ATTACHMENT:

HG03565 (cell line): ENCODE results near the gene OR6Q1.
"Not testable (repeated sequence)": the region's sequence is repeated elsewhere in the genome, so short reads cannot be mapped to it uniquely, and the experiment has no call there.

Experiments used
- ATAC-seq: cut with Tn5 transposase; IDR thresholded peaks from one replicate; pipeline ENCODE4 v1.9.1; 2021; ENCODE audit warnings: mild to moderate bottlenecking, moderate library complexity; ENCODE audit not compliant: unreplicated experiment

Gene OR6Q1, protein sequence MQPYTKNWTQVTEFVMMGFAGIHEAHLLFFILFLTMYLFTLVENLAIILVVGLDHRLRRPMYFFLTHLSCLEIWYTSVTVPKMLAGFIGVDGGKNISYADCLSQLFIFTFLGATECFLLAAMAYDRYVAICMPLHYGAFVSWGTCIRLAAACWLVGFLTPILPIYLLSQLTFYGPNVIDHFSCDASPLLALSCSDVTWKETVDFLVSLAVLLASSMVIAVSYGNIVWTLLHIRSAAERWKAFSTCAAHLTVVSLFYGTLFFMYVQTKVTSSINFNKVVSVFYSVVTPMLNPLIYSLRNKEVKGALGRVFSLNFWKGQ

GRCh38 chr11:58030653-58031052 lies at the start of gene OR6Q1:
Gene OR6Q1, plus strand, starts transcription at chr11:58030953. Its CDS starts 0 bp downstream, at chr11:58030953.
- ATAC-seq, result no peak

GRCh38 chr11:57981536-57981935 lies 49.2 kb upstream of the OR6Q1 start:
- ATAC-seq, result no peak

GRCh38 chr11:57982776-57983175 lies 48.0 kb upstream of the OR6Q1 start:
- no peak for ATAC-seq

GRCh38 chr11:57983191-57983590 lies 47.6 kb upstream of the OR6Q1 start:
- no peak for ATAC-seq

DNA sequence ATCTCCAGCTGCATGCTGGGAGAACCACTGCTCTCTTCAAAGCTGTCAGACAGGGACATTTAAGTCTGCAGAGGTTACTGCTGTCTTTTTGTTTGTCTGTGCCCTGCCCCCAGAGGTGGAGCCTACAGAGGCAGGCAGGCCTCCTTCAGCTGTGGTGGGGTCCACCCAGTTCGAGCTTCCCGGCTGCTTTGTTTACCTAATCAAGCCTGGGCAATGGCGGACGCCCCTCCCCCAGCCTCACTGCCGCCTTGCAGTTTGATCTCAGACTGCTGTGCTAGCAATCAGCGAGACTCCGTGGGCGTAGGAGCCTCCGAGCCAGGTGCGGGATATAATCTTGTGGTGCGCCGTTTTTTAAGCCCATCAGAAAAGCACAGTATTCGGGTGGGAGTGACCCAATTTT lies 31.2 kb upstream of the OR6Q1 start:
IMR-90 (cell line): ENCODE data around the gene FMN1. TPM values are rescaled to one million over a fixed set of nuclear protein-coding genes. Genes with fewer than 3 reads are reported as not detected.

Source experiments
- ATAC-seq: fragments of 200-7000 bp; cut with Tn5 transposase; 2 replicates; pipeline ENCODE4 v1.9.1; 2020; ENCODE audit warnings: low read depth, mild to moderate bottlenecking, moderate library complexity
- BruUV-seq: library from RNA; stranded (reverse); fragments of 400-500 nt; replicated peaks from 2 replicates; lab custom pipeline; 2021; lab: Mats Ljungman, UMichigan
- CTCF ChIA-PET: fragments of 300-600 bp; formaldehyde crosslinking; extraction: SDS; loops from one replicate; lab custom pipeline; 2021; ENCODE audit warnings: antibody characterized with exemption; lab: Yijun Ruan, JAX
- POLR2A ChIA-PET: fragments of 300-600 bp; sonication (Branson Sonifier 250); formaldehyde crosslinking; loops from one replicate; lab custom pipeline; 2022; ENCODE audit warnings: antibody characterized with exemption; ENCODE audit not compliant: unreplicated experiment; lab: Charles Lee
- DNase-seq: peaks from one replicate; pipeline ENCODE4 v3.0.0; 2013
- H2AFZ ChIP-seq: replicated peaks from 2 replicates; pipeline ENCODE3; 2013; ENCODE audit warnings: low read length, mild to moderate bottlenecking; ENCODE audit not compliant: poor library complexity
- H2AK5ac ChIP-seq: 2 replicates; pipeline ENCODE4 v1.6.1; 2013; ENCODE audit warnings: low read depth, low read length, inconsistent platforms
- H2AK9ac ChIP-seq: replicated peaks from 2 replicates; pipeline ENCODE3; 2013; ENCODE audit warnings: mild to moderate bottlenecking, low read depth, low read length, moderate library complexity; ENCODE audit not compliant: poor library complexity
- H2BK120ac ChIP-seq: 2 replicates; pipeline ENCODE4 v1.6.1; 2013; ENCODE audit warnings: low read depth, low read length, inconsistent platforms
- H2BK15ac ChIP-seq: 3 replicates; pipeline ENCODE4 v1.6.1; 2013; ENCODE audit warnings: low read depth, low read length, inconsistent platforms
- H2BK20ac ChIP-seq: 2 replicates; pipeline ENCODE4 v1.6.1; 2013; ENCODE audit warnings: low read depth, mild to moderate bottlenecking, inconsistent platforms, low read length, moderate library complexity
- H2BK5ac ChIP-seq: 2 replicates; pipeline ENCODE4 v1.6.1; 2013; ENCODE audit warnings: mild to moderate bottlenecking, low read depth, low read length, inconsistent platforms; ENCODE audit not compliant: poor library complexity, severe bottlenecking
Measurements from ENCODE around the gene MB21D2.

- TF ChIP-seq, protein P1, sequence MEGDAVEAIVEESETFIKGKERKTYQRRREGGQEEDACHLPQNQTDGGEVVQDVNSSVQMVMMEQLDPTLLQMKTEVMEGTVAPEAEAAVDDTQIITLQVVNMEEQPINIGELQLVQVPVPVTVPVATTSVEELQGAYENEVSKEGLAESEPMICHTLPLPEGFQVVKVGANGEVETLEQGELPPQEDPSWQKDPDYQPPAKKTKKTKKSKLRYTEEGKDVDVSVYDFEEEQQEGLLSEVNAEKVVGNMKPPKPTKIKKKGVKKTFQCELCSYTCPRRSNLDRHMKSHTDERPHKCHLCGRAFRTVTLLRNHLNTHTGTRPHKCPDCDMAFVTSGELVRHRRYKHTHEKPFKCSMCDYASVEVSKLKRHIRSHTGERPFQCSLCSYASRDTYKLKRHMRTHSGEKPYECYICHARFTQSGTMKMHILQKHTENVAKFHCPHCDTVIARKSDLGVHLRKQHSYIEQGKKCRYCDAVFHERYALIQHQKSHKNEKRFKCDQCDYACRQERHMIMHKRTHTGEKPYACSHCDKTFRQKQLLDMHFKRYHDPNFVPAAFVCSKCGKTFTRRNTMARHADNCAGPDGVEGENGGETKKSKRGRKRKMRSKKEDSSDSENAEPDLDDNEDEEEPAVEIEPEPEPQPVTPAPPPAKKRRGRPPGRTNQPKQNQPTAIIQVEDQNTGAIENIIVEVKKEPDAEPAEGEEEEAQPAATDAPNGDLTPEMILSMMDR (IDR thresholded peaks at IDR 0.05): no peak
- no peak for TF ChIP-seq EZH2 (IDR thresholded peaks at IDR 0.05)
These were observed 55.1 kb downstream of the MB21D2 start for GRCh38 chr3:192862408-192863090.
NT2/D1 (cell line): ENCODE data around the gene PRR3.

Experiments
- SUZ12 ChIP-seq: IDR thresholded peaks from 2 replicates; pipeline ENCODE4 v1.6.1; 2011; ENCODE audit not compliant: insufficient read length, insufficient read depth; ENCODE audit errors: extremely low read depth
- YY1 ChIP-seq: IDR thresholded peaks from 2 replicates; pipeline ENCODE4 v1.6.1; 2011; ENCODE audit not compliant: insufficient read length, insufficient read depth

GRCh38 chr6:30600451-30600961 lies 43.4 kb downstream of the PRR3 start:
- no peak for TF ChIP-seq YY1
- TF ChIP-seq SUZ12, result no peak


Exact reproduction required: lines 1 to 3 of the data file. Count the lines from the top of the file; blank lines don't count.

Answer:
HG03565 (cell line): ENCODE results near the gene OR6Q1.
"Not testable (repeated sequence)": the region's sequence is repeated elsewhere in the genome, so short reads cannot be mapped to it uniquely, and the experiment has no call there.

Experiments used